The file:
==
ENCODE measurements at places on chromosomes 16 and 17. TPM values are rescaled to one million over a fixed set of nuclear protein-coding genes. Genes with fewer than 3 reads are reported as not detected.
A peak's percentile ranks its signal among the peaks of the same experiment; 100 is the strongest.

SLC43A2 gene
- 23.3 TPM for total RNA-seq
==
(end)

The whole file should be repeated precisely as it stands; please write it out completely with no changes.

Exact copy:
ENCODE measurements at places on chromosomes 16 and 17. TPM values are rescaled to one million over a fixed set of nuclear protein-coding genes. Genes with fewer than 3 reads are reported as not detected.
A peak's percentile ranks its signal among the peaks of the same experiment; 100 is the strongest.

SLC43A2 gene
- 23.3 TPM for total RNA-seq